Well, this isn't the worst episode of the series, but it's close. At least some of the dialogue is funny. Yet for an episode that is trying to tackle gender politics, it is incredibly sexist.
Ah Riker, the search for a personality. Jonathan Frakes is really trying to be dignified here, at Riker's absolute lowest point. It's clear they want to do something vaguely Kirkian with him, but it really doesn't fit Frakes' style. He's too earnest and straightforward to be a womanizer. I know the point is that she is 'using' him. But in an episode as confused as this one, I don't think it matters.
The only good parts are Data (as usual), Troi getting some much needed attention as someone other than a lie detector (which quickly evaporates when Riker starts sleeping with the leader of Angel One), and pretty much all of Geordi's scenes with Worf and getting to command the Enterprise. He does look good in the chair.
The plot, if you can call it that, centers around four marooned men from a freighter that was destroyed seven years earlier. The problem is that the planet has traditional gender roles reversed, and the show does attempt to illustrate how silly it is to have those roles like that in the first place. But in that attempt, it fails spectacularly. The female-run society is tyrannical and backwards, with harsh cultural limitations (men do not have the vote and are relegated to mostly decorative positions if they want to work), and they use capital punishment to solve problems. Wait... that does sound familiar.
Sure, this gives Riker the opportunity to speechify when the situation with the marooned freighter crew turns ugly (apparently their male-dominant ideas are just too forward thinking for this world), and those forward thinking men (who cling to their adopted world like idiots) are eventually banished to a remote location with their families so that the government doesn't have to change too quickly. If that resolution doesn't explain how bad this episode is, let me finish with the sub-plot.
Somehow, without explanation (I think the Holodeck did it), a strange and extremely virulent virus gets on board the Enterprise and incapacitates the entire crew in a manner of hours, days... they don't really say. This does give Beverly some stuff to do, and Geordi a chance to jump into the captain's chair. But the premise should have either been the focus of the story, or it shouldn't have been used at all. And because the situation on the planet wasn't urgent enough to warrant tension, the Romulans decide to cause a ruckus in the Neutral Zone.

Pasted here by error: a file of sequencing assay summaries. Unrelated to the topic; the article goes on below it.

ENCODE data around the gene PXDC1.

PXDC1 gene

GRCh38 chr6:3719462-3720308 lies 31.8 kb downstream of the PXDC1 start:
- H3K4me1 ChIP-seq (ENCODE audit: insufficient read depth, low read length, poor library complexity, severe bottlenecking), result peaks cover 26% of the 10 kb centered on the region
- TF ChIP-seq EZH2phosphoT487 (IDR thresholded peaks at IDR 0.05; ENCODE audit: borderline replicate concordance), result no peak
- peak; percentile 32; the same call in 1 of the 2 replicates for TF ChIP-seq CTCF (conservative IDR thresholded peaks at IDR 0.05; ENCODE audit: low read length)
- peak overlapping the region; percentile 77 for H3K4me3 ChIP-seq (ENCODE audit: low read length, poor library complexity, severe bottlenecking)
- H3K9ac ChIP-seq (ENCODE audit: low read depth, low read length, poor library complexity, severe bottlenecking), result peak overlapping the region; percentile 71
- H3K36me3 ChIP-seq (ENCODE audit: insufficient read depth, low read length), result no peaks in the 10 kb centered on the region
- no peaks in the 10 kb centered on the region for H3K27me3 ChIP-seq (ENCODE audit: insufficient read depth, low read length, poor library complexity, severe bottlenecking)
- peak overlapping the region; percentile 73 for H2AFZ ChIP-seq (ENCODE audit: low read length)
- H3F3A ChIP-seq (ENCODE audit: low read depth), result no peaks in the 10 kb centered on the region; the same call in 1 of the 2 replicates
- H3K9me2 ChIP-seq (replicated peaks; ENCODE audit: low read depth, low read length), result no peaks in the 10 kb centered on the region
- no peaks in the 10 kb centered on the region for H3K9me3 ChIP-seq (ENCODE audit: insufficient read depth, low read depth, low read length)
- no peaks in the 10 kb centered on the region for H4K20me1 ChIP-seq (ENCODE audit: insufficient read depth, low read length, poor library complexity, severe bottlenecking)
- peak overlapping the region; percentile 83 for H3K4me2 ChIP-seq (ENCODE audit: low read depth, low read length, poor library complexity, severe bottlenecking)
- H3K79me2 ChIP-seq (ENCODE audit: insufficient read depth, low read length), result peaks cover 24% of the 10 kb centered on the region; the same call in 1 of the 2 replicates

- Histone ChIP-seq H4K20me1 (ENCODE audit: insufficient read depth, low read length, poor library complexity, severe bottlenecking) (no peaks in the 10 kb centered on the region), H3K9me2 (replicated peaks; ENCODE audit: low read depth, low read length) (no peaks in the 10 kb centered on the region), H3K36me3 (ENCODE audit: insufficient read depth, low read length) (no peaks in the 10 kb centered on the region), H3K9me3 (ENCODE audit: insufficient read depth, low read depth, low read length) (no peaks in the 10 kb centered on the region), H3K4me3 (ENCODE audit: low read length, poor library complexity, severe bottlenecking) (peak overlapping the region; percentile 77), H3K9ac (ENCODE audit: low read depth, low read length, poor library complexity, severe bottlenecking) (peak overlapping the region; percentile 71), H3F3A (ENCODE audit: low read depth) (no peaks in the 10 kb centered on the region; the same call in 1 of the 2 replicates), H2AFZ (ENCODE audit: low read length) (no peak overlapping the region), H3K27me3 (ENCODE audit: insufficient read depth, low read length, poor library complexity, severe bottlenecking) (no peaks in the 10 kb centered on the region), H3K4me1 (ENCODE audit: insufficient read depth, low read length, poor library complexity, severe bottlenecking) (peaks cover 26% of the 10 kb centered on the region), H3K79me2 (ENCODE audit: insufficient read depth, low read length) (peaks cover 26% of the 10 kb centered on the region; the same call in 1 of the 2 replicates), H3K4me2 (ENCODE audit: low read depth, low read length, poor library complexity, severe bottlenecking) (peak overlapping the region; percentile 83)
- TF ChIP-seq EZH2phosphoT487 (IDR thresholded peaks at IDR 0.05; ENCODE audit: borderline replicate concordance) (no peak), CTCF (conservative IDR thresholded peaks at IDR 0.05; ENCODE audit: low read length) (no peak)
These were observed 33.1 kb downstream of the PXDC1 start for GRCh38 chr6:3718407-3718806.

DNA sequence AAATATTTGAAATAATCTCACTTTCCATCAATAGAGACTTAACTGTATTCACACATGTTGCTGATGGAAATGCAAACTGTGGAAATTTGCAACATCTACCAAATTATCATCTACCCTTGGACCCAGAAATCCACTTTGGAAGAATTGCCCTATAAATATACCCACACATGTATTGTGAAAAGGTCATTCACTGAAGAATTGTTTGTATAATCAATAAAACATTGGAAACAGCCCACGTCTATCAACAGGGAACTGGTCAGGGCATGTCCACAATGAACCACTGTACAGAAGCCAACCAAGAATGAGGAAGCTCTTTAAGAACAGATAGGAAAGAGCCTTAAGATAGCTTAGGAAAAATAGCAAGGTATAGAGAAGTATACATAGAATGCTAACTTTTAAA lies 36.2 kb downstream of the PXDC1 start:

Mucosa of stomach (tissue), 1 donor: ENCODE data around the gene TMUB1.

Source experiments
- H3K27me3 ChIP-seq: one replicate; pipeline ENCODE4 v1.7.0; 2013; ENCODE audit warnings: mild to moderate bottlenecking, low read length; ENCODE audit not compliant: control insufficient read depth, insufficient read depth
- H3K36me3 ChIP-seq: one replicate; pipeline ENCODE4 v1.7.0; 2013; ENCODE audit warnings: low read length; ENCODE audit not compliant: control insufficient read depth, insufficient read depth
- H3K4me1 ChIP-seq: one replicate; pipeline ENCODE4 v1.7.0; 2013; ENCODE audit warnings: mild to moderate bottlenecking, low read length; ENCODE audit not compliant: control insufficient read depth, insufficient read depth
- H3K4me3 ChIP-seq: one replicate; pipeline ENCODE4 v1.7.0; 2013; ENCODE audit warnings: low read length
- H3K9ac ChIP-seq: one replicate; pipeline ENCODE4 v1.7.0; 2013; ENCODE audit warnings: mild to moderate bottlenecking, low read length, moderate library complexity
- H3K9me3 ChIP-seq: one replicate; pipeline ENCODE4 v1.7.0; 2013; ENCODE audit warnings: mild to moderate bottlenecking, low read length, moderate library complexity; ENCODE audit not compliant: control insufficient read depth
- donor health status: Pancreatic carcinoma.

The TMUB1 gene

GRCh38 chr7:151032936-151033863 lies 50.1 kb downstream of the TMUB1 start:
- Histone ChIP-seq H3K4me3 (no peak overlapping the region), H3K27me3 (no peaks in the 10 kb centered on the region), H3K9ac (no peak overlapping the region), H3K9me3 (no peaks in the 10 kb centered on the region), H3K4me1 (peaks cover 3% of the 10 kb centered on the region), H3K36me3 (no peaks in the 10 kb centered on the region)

The idea of a virus whittling down the crew to almost nothing could be an interesting plot, especially with a tense situation forcing one of the underutilized crew members to step up, but here the writers just throw this major situation at the wall hoping it sticks alongside the gender backwards away team mission. The Romulan threat just adds insult to injury here -- a significant fan favorite villain is given a throwaway plot thread to remind us they still exist.
The freighter ship was called the Odin. Someone had delusions of grandeur.
Angel One is supposed to be at a twentieth century level of technology, but they have an execution machine that disintegrates people.
The re-mastered version of this episode features Angel One as a predominately green planet, and it's gorgeous.
The gender roles aren't just reversed, the sexism is, too. The women are very Amazonian (but with long hair) and wear dark clothing. The men are all small and wear revealing clothes and jewelry.
Data channels Spock in an early scene, and Riker is impatient with him. By episode's end Data does the same thing in a bad situation and Riker praises him.
I have a theory about the Holodeck. Although the people created are basically illusions, the environments are actually somewhat real. Specifically water, since at one point they explain that the Holodeck uses the some of the same technology as transporters. That is why the snowball that hits the Captain can exist outside of the Holodeck. Or it's just a big continuity error that keeps reoccurring.
We got some more Crusher babying the Captain. At this point their relationship consists of constant flirting with no real desire to consummate those impulses.
There was breast symbolism everywhere on the planet.
I did like that Riker thought to send Data up to take command, since he would be immune to the virus.
Riker: "To travel the distance we did at warp one would have taken the Odin escape pod five months."
Data: "Five months, six days eleven hours two minutes…"
Riker: "Thank you, Data."
Data: "...and 57 seconds."
Geordi: "Ever feel like you're not really wanted?"
Data: "Interesting. An alcohol-based synthetic artificially reproducing floral scent."
Troi: "It's called perfume, Data."
Nice physical comedy by Brent Spiner.
Data: "How does stimulation of the olfactory nerves affect the enjoyment of sex?"
Worf: "I think I may sneeze."
Geordi: "A Klingon sneeze?"
Worf: "Only kind I know."
I almost want to give this episode an A for effort, but it utterly failed in execution. 1 out of 4 Olfactory stimulants, otherwise known as perfume.
J.D. Balthazar is a confirmed nerd who loves most things sci-fi or fantasy-related. He reviews Arrow and Farscape and cool new movies that strike his fancy.